Camfil to Acquire Handte
Air Pollution Control announces that its parent, Camfil, will acquire Handte Umwelttechnik GmbH in Germany and Handte’s operations in Switzerland, the
Czech Republic, and China. The acquisition, pending
approval from the authorities in Germany, is expected
to close in the first quarter this year. Handte will be
part of the Camfil APC business unit, which specializes in industrial dust and fume collection.
Handte is a manufacturer and provider of envi-
ronmental engineering products, filter technology
processes, and air pollution control applications.
“Handte has a full line of dust collectors, mist
collectors, and wet scrubbers that strategically
complement the Farr Gold Series cartridge dust
collection line. The integration of these product
lines will broaden our portfolio and strengthen the
company’s industrial air pollution control offerings
to customers in the U.S. and internationally,” says
Camfil APC president Lee Morgan. Key applications for these products include metalworking
and machining, automotive, foundry, mining, and
dry processing industries including chemical,
food, and pharmaceutical.
Camfil APC is a manufacturer of dust collec-
tion equipment and is part of Camfil, which deals
with air filters and clean air solutions. Camfil is
headquartered in Stockholm, Sweden.
Amputee Feels in Real-Time
with Bionic Hand
An artificial limb that enables amputees to grasp
at an object and feel it as though they were using
their real hand is now a reality, thanks to Freiburg
microsystems engineer Prof. Dr. Thomas Stieglitz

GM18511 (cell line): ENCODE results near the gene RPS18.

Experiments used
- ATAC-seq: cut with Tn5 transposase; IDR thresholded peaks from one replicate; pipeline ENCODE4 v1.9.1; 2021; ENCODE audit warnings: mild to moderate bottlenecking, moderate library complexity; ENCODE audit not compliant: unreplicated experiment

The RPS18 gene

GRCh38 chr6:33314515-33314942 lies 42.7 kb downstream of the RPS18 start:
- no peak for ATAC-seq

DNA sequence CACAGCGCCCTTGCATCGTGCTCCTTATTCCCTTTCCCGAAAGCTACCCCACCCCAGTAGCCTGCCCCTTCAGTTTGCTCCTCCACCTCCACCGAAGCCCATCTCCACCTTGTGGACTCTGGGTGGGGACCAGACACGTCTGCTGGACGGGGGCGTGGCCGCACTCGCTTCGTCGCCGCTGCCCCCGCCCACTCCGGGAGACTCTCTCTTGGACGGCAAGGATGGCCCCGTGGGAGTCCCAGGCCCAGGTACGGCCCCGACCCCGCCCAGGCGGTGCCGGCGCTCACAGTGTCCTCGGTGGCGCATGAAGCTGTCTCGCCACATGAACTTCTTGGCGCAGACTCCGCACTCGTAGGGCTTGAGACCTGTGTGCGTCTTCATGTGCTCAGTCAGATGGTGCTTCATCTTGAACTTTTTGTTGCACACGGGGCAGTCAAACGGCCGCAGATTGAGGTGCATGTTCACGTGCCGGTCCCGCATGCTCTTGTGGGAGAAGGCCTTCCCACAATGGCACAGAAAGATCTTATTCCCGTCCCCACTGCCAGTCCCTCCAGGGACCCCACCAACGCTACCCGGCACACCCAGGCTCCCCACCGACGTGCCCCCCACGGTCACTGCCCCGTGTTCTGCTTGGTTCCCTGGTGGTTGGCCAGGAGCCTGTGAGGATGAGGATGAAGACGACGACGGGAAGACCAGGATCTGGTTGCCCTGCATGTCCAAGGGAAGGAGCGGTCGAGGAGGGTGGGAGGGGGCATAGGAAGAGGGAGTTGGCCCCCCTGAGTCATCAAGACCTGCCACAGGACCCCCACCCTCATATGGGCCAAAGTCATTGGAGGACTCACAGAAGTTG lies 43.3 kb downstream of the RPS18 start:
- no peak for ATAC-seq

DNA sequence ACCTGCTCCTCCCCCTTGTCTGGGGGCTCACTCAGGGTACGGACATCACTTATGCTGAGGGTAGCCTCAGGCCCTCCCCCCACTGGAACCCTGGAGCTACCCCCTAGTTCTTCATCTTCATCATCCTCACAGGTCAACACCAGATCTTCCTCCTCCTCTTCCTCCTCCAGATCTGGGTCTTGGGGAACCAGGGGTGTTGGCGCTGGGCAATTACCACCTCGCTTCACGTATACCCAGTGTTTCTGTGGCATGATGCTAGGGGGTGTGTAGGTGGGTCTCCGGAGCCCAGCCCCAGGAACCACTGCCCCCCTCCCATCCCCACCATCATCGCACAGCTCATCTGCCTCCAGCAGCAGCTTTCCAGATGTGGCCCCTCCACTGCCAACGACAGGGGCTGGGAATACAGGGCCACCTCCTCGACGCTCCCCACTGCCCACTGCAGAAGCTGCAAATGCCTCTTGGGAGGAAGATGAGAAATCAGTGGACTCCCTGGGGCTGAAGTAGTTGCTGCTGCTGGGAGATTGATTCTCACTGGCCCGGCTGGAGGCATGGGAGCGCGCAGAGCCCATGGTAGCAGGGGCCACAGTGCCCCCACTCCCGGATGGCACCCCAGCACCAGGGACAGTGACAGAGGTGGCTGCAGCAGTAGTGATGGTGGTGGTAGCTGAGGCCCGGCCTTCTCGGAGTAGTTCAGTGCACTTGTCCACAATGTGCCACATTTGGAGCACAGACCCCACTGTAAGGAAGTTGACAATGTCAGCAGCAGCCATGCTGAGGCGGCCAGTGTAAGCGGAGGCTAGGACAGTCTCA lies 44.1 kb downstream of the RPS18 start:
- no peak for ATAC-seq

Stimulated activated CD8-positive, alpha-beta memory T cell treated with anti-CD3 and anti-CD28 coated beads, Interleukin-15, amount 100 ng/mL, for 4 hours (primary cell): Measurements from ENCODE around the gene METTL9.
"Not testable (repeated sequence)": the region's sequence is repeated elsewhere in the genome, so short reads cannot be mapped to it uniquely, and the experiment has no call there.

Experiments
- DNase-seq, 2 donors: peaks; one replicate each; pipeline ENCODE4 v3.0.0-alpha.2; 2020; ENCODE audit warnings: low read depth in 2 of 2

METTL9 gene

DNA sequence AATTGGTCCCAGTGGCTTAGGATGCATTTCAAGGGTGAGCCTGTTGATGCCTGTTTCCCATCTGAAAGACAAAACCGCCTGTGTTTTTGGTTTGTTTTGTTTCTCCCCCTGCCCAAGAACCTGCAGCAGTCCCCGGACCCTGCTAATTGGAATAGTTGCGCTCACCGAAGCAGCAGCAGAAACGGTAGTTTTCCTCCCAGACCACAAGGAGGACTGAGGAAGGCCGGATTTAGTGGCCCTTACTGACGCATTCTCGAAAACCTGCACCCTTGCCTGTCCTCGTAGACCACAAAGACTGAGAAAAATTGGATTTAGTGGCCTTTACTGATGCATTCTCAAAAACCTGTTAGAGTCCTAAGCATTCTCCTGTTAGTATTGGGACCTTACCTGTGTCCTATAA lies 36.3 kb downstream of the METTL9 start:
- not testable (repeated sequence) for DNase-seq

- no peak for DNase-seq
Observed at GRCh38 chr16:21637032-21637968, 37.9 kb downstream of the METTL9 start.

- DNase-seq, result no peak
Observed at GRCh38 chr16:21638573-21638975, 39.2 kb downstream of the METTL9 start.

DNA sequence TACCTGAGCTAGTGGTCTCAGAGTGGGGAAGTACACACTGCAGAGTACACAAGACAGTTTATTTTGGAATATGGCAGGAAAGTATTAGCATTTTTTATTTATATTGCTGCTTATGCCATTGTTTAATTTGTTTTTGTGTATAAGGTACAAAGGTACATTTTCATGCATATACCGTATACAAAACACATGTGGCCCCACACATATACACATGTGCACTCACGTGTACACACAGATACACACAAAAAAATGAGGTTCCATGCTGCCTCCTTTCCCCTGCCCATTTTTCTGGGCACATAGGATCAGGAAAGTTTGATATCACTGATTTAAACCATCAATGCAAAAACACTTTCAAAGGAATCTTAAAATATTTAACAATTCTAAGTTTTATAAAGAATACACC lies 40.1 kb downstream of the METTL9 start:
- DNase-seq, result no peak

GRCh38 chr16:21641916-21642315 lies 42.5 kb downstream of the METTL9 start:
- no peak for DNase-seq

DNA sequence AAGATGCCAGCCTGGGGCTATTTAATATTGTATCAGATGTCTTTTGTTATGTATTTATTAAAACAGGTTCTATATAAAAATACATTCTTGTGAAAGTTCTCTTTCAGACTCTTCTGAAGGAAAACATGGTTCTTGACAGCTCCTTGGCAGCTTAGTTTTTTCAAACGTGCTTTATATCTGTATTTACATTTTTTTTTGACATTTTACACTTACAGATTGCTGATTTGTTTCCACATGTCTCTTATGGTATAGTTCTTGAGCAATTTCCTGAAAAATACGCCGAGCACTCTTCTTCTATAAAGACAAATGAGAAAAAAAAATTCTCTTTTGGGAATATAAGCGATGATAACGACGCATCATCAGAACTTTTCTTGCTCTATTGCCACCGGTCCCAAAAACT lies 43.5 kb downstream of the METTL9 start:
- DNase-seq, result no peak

and the international research group participating
in the project LifeHand2. The scientists presented the findings of their project in the journal
Science Translational Medicine.
Surgeons implanted two ultra-thin electrodes
each directly into the ulnar and median nerves
in the upper arm of Dennis Aabo Sørensen, a
patient with an amputated lower arm. The electrodes send sensory data by means of electrical
impulses from the patient’s artificial hand directly
to his brain over the peripheral nervous system.
They give him information about the shape and
consistency of the objects he grasps at—even
when he cannot see them.
The patient learned to control his artificial hand
with only little prior training and more quickly than
the scientists had thought possible. He managed
to sense objects like a plastic cup, a mandarin
orange, and a heavy block of wood while being
blindfolded and to take hold of them with a precise grip and the right amount of force. The combination of technology and the patient’s biological
system worked almost intuitively.
The electrodes were developed in the labora-
tory of Thomas Stieglitz, professor of Biomedical
Microtechnology at the Department of Microsys-
tems Engineering of the University of Freiburg.
“Our research helps patients who have lost
a limb to move their prostheses in a completely
natural way. It is always a very special moment for
me as an engineer to see technological developments be implemented successfully on a patient
after many years in the lab,” says Stieglitz. As this
was only an initial test, the electrodes will have to
be removed after 30 days as per the European
directive on medical devices. The team plans to
conduct further studies on patients in Rome, Italy;
Lausanne, Switzerland; and Aalborg, Denmark.
Launched in 2008, LifeHand 2 project originated
from the European Union–funded project TIME and
the Italian project NEMESIS. The clinical director of
the study is Prof. Dr. Paolo Maria Rossini, and the op-
eration was performed by Prof. Dr. Eduardo Marcos
Fernandez. Both are from the Agostino Gemelli Uni-
versity Polyclinic in Rome. The project director is Prof.
Dr. Silvestro Micera from the Swiss Federal Institute
of Technology in Lausanne.
Continued from page 51
21320 Doral Road
Waukesha, WI 53186
Productivity goes up
when you sit down.
Add 40 minutes
of production to
each work day!
Proper sitting contributes
to the physical well-being of
a worker if the chair is properly
selected and customized to
support the lower back.
(N.C. Department of Labor Occupational Safety and
Health Program Report – A Guide to Ergonomics)